Stability of the Internet?

Richard Welty rwelty at
Fri May 18 15:23:28 UTC 2001

At 08:04 AM 5/18/01 -0700, Tim Langdell, PhD wrote:
>There has been much talk of the introduction of new TLDs -- either new
>ICANN/DoC ones or those of the likes of New.Net -- affecting the "stability"
>of the Internet. And yet so far on all the lists, not just this one, I have
>not seen a single example of how the "stability" would or could be affected
>by such introductions. Can anyone give me even one example?

i don't see where there's a problem if there is a single root, but in the
cases where there are "add on" roots which a limited portion of the
internet can see, or even worse, competing roots which are advertising
competing versions of the same TLDs, the loss of symmetry has some
significant implications for support and operations.

for example, it will be possible to send mail to folks who cannot easily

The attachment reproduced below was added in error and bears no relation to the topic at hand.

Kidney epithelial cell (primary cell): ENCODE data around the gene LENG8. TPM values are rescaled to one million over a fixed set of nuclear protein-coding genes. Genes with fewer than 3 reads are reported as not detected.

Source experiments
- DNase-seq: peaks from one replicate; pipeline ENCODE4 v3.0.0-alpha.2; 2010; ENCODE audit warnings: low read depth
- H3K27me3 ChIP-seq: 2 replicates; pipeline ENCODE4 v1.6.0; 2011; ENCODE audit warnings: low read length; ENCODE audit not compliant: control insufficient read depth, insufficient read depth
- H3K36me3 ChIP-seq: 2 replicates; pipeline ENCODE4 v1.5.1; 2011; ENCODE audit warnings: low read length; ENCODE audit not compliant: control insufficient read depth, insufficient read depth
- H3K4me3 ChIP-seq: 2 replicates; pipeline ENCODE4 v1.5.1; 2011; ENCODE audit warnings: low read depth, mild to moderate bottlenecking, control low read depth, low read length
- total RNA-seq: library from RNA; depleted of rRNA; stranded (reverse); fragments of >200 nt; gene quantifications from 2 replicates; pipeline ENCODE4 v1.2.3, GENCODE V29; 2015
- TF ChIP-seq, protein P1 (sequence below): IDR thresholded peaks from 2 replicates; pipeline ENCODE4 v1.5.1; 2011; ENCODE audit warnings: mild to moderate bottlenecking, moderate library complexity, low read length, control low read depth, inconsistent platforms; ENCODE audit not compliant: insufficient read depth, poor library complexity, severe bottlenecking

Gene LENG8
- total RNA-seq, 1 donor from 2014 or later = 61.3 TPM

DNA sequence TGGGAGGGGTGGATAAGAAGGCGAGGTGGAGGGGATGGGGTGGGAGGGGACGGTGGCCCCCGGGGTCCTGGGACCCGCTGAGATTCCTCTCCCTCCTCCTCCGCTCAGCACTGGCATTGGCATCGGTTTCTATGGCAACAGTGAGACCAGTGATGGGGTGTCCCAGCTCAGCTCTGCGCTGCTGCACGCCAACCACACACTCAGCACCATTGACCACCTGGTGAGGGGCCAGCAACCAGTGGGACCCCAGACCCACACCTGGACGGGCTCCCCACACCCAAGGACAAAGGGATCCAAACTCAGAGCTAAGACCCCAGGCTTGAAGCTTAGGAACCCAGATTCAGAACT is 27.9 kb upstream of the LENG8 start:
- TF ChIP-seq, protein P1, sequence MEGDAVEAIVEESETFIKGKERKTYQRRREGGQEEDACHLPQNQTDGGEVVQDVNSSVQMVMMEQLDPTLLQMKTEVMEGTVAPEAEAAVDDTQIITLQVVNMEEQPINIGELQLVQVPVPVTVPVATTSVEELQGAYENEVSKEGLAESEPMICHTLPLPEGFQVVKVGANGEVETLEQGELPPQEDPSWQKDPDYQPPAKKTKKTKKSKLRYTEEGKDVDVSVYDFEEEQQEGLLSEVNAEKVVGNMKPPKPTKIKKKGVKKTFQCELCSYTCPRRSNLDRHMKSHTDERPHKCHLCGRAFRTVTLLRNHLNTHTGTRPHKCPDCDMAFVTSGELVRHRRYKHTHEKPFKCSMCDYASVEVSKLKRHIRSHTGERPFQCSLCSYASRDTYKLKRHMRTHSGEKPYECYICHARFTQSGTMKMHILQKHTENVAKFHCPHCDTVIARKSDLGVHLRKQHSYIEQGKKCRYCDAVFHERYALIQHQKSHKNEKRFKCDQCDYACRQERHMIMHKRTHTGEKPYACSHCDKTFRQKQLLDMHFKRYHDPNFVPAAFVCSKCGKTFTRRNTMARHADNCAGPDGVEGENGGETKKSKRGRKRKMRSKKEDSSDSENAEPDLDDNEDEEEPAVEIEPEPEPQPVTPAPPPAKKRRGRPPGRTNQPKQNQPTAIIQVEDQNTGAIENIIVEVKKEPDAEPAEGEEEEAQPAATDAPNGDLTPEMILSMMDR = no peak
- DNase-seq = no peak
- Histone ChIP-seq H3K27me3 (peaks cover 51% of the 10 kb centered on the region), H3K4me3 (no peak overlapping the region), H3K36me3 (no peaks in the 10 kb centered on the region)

reply because they cannot resolve your domain name, or vice versa. this
could dramatically affect support costs, especially at dial ISPs with
lots of naive users who when, confronted with this problem, will call the
support lines.

likewise, when support staffs are confronted with problems that involve folks
whose DNS they cannot see, or when they are seeing problems with one
version of and their DNS is showing them a different resolution
of, it's going to get messy and expensive. lower level staff will
not be competent to handle these issues in many NOCs, leading to more
escalations to higher tiers. clearance rates in call centers will decline.

how bad this is will depend entirely on to what extent alternative TLDs
penetrate in these scenarios. obviously this potential exists today, but
hasn't had a significant effect that i'm aware of, becaue the penetration
of the alternative TLDs is insignificant. if or one of the others were
to take off to any significant degree, this would likely change. i decline to
guess what the increased support costs might amount to.

will it be the end of the world? no. but will costs (and thus rates) go
up? yes.


Richard Welty
Averill Park Networking
rwelty at

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